Based on this viewpoint, we on the equity research side have traditionally focused on the following six questions when assessing the competitive positioning of the U.S.-based asset managers:

  • Does the company have a more broadly diversified product set across asset classes, distribution channels, and geographies that would allow it to hold on to investor assets across market cycles?

     

  • Does the company offer a niche product set that has significantly higher switching costs than the industry overall, providing it with the ability to hold on to investor assets for longer periods?

     

  • Does the company’s size and scale and breadth of product offerings provide it with access to distribution platforms without having to give up too much in order to garner and retain shelf space?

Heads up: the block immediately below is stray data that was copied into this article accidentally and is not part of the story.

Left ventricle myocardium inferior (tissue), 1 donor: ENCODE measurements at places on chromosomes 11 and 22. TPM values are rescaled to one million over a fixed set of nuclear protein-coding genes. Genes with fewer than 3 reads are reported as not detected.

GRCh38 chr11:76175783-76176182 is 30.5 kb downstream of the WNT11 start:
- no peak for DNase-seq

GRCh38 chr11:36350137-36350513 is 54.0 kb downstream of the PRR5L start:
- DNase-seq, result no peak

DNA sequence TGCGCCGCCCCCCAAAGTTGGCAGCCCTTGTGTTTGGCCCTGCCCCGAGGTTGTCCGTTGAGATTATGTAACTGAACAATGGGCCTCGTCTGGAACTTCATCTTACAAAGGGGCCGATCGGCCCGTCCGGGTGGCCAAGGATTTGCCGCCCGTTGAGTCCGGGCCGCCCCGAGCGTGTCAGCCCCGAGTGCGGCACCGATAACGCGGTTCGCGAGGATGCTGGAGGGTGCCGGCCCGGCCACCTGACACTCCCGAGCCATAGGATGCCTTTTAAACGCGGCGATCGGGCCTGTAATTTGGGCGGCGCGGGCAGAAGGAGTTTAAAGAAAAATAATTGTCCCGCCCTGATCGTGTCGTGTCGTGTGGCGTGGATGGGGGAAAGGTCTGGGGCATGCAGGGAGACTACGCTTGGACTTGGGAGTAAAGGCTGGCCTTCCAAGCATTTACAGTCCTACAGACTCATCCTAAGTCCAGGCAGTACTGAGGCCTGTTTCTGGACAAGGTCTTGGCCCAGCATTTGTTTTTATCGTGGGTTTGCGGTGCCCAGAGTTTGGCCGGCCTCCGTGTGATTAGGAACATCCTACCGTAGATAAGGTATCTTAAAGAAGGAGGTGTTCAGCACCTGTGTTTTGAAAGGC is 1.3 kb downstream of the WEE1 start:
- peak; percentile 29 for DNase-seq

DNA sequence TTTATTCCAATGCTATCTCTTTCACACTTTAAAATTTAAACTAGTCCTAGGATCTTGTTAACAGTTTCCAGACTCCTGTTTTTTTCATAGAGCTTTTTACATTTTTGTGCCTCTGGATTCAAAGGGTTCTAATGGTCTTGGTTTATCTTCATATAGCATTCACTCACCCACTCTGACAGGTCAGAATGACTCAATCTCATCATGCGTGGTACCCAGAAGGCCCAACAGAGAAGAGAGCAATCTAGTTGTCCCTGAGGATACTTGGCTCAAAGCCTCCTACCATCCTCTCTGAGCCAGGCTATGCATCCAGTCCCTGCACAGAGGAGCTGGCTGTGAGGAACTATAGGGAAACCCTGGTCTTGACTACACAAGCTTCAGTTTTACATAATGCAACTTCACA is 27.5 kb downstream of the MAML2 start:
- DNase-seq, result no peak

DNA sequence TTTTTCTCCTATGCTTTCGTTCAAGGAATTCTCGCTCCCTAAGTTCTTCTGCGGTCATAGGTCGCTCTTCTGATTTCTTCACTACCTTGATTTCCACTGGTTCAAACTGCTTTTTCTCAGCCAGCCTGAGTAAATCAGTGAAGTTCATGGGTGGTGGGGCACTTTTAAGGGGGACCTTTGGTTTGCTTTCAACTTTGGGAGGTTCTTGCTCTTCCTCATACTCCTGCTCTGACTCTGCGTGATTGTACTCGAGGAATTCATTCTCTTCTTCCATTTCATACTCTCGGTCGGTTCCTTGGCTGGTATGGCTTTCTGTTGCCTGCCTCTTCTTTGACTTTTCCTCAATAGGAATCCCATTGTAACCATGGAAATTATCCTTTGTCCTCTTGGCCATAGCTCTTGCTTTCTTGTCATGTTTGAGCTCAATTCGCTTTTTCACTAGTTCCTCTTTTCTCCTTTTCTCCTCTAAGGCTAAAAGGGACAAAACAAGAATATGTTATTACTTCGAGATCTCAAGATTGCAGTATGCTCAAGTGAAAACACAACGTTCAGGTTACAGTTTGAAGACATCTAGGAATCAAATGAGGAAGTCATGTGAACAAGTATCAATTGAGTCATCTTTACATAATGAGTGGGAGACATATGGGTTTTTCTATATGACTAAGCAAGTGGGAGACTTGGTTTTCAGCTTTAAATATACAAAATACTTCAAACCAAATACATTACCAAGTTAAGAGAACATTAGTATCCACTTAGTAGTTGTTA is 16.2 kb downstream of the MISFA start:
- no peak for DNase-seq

• Are the company’s brands and overall reputation solid enough to allow the company to hold on to assets during periods of poor investment performance within its product lines?

     

  • Does the company have a single corporate culture dedicated to a common purpose, which is ultimately reflected in the level and consistency of investment performance, rate of organic growth, focus and importance placed on risk management, and amount of employee turnover?

     

  • Are the benefits of competitive advantage passed along to the holding company and its shareholders, or do they accrue to employees or other stakeholders?

     

Securities Mentioned in Article

Security NamePriceChange (%)Morningstar Rating
Affiliated Managers Group Inc79.18 USD-0.78
BlackRock Inc529.97 USD1.18
Charles Schwab Corp46.30 USD1.18
Cohen & Steers Inc73.47 USD0.08
Invesco Ltd17.97 USD1.53
State Street Corporation76.50 USD1.39
T. Rowe Price Group Inc131.30 USD2.15
TD Ameritrade Holding Corp48.35 USD1.24
Waddell & Reed Financial Inc A16.00 USD0.44

About Author

Greggory Warren, CFA

Greggory Warren, CFA  Greggory Warren, CFA, is a financial services sector strategist for Morningstar.